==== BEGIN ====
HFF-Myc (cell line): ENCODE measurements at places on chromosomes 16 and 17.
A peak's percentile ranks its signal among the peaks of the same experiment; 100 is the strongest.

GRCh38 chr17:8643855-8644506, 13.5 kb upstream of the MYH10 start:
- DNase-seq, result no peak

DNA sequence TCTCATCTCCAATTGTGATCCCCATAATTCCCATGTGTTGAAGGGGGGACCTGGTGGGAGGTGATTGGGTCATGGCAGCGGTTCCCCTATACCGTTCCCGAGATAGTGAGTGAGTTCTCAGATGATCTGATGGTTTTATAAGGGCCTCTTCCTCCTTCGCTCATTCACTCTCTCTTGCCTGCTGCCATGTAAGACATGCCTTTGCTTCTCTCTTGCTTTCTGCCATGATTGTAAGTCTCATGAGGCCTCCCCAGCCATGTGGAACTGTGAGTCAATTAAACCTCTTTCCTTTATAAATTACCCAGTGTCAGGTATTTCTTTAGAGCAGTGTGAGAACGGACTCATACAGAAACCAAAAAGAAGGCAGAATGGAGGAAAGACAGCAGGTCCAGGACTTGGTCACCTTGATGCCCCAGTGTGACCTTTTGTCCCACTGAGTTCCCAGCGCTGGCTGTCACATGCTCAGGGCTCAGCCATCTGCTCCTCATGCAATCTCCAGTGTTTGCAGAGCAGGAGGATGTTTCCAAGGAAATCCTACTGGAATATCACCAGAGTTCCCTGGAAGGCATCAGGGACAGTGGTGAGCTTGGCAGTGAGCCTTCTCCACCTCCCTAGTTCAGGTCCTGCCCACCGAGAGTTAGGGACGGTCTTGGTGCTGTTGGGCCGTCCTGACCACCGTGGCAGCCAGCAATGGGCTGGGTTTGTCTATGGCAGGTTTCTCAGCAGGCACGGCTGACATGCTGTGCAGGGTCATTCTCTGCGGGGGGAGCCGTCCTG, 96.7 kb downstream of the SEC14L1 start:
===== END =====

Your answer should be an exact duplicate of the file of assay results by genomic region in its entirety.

HFF-Myc (cell line): ENCODE measurements at places on chromosomes 16 and 17.
A peak's percentile ranks its signal among the peaks of the same experiment; 100 is the strongest.

GRCh38 chr17:8643855-8644506, 13.5 kb upstream of the MYH10 start:
- DNase-seq, result no peak

DNA sequence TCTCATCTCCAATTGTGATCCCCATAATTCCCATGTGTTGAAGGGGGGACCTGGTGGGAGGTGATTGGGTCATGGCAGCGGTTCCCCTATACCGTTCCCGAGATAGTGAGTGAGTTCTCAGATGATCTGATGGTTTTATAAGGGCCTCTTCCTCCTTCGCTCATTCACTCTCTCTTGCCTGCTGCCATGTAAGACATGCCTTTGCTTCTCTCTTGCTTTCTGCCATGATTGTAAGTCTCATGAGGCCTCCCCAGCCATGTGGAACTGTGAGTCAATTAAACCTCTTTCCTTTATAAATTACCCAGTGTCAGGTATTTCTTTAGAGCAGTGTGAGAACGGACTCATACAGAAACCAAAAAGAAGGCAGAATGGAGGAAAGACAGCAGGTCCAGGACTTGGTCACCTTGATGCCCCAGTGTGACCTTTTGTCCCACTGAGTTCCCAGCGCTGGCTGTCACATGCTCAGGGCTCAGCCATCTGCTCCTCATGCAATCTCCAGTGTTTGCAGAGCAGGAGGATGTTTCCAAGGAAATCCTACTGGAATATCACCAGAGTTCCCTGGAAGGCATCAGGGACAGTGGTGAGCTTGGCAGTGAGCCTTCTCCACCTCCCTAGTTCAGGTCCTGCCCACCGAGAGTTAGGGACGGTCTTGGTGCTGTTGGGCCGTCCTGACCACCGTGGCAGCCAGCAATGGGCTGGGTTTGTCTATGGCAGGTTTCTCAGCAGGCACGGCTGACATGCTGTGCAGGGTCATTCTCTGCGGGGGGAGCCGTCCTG, 96.7 kb downstream of the SEC14L1 start: